Getting into the Advertising World
This month we sat down with Jim Wood, Partner and Executive Creative Director with AnalogFolk. Jim works in NYC, which is one of the ad agency's six global locations. He's a veteran in the advertising world with almost 20 years of experience and a roster of past and current clients including Nike, CLIF Bar, jetBlue and BMW. We talked to him about working in advertising and he shared some incredible advice. Check out what he had to say ...
Made To Hire: Advertising sits under the broader umbrella of marketing. Why does advertising specifically interest you over any other type of marketing?
JW: If marketing is the house, advertising is the game room. It offers all the toys and tools anyone would need to create unique, emotional and persuasive reasons to engage with a brand.
Made To Hire: How did you get your break into the advertising world?
JW: I left school with a degree in Mass Communications / PR and a portfolio of print ads, hand-drawn on tissue paper with marker. I quickly learned that school had prepped me for the business-side of advertising but, as an art director, the craft-side was something I was woefully unprepared for. After a few months of rejections, I was able to talk a small agency into hiring me as a proof reader. During the day, I would read everything from print ads, to collateral to annual reports and during the night, I would work on real projects others in the creative department were too busy to manage. Within three months, I had learned Photoshop, Illustrator, and Quark (a predecessor to InDesign) and built enough of a portfolio to graduate away from proofreading.
Made To Hire: Being a partner at a big global advertising agency must be exciting. What’s the best thing and the most challenging thing about working for a big ad agency?
JW: I’d like to think AnalogFolk is a global start-up. We share resources across our network, but each office is relatively small and functions more like one, scrappy team rather than a collection of departments. We’re also independent. And that, I feel, is an extremely powerful position to be in. It allows us to make decisions around how we invest our time, talent, and thinking that best suits the business, not a holding company. The challenge for us, and really any agency these days, is finding the type of work that helps define who you are to brands. Lots of agencies say they’re great at everything. They’re not. You just can’t be. You have to focus on what you want to be and balance that with what consumers and brands need. And for an industry that changes quickly, it’s a fun, tricky puzzle to put together.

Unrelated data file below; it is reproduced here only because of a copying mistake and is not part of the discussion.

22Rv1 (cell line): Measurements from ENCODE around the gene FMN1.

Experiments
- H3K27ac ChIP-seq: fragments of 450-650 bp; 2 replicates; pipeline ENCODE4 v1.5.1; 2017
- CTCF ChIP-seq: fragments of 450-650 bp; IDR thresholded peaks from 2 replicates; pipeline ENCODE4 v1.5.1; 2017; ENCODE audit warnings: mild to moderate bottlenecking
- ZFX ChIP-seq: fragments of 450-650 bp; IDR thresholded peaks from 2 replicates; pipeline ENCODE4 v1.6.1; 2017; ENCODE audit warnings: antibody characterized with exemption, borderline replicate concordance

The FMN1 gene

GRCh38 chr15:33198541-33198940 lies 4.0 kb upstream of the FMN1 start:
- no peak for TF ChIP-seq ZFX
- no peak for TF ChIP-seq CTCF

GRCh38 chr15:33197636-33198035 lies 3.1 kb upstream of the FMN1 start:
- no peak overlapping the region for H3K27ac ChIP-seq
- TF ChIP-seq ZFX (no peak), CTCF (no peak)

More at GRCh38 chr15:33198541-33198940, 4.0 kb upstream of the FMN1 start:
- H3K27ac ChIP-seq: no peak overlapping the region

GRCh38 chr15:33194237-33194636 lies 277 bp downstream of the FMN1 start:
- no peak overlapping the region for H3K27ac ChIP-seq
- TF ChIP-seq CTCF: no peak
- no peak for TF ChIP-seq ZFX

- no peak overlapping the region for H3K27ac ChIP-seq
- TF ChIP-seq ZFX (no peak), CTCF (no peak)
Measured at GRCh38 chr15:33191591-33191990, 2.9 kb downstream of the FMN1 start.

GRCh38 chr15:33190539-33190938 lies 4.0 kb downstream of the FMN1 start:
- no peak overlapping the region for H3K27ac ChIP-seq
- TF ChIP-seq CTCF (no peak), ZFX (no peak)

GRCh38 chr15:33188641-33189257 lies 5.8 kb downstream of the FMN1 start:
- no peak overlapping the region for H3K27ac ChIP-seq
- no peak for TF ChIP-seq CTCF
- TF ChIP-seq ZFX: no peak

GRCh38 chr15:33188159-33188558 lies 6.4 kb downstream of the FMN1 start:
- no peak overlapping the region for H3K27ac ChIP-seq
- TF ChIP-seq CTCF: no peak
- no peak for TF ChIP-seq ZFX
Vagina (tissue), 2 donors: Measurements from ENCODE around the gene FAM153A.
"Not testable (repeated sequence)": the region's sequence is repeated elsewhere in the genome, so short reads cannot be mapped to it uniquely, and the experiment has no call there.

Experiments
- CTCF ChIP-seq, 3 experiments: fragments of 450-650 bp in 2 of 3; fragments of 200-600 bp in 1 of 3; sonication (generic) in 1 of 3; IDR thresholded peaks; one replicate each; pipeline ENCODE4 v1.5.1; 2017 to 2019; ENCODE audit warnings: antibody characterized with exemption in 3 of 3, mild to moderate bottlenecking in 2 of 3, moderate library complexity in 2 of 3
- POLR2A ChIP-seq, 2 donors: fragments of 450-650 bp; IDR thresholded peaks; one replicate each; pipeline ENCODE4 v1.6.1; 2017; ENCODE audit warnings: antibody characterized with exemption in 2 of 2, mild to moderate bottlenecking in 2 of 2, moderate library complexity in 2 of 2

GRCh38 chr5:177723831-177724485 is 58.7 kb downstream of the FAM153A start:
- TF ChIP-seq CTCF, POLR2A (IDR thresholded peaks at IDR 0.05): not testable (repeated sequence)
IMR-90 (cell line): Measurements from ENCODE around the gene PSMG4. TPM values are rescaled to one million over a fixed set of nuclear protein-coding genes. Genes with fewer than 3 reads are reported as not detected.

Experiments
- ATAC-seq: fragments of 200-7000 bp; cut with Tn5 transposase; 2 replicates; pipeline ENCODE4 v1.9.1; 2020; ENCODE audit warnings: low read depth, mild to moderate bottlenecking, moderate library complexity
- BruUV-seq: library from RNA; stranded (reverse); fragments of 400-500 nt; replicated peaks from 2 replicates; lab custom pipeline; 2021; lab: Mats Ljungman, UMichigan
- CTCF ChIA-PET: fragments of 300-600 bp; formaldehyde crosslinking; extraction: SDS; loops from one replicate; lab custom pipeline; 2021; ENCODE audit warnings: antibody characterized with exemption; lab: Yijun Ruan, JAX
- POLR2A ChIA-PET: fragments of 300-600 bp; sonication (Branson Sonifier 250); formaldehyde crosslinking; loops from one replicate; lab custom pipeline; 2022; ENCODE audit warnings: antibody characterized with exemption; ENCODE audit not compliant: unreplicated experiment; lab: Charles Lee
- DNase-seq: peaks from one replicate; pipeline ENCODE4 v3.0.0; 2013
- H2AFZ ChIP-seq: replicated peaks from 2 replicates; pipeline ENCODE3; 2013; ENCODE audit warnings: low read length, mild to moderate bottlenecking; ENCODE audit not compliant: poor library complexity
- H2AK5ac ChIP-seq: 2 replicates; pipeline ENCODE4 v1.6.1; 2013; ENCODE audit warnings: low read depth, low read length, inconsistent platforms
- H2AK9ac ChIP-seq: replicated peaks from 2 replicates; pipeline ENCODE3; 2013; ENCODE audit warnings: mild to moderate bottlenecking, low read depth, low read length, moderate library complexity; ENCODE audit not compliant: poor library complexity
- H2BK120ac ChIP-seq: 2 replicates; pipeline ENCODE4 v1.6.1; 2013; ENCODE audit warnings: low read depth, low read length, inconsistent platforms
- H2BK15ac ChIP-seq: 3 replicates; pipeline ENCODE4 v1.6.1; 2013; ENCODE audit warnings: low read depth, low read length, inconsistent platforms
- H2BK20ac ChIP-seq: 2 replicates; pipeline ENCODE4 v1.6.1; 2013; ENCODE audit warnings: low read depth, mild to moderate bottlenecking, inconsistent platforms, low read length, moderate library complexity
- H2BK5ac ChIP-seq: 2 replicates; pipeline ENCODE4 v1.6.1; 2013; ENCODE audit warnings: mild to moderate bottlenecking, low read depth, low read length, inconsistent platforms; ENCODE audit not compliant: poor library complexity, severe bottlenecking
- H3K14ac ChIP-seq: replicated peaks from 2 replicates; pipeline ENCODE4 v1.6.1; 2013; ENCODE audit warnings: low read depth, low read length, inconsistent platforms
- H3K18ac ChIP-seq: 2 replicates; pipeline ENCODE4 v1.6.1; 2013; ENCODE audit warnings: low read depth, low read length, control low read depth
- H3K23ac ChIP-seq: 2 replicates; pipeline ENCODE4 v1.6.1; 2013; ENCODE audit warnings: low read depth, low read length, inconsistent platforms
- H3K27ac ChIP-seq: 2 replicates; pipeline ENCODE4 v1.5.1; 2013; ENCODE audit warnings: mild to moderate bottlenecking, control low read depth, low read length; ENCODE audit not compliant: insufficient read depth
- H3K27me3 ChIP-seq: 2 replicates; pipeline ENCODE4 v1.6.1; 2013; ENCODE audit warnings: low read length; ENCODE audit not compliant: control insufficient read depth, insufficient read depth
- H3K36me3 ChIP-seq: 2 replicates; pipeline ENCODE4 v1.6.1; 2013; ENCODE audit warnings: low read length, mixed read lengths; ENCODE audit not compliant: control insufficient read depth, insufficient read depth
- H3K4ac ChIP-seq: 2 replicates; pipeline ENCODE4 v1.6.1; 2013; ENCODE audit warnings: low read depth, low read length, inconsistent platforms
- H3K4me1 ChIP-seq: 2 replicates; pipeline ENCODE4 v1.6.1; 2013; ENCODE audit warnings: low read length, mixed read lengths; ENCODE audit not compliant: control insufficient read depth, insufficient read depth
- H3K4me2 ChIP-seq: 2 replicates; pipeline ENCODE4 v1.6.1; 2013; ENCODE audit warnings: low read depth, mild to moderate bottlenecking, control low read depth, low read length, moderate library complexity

Made To Hire: People often debate working on the brand side vs. on the advertising side. Why do you think the advertising side is better?
JW: Brands don’t always know the best way to reach consumers. That’s why they hire agencies; for strategic and creative ways to get people’s attention. When brands create their own work, too many times they end up talking to themselves. At the end of the day, agencies offer an objective point of view, creating work on behalf of the brand, not as the brand. Consumers are too savvy these days. They quickly tune out brands trying too hard to relate or work that functions more as propaganda than a truly, meaningful interaction.
Made To Hire: What are the main things you look for when hiring someone into an advertising role?
JW: Two things: Unique details and a point of view. In digital, there are so many templates and tools for creatives to use, everything is becoming homogenous. I value small, bespoke elements in people’s work that make the work different. It gives me a sense of their commitment to craft. I also value a good argument. The best work comes from uncommon thinking and passion to push it through. I prefer those who believe in their work and aren’t afraid to stand up for it.
Made To Hire: Any advice for people trying to get into advertising?
JW: Work for a mission you believe in. Once I had a decent portfolio, I focused on working for the best agency I could. One with lots of awards and lots of great creative people. Later in my career, I sought out the best Creative Directors. The ones who were able to stand up and own a meeting room, making their audience laugh or cry while they sold in great work. Over the years, however, I’ve come to realize that standing for something is more powerful than anything else. Find an agency or brand that has a purpose or mission you truly believe in. Something that aligns with your own. For me, I happen to think agencies have forgotten who they work for. Sure brands pay their bills but, our jobs are to create things for people. The consumer. Because, when you solve problems for consumers, you automatically solve problems for brands. Our mission at AnalogFolk is to use digital to make the analog world better. Simply put, we use technology to help people. I believe in that. It’s why I work there.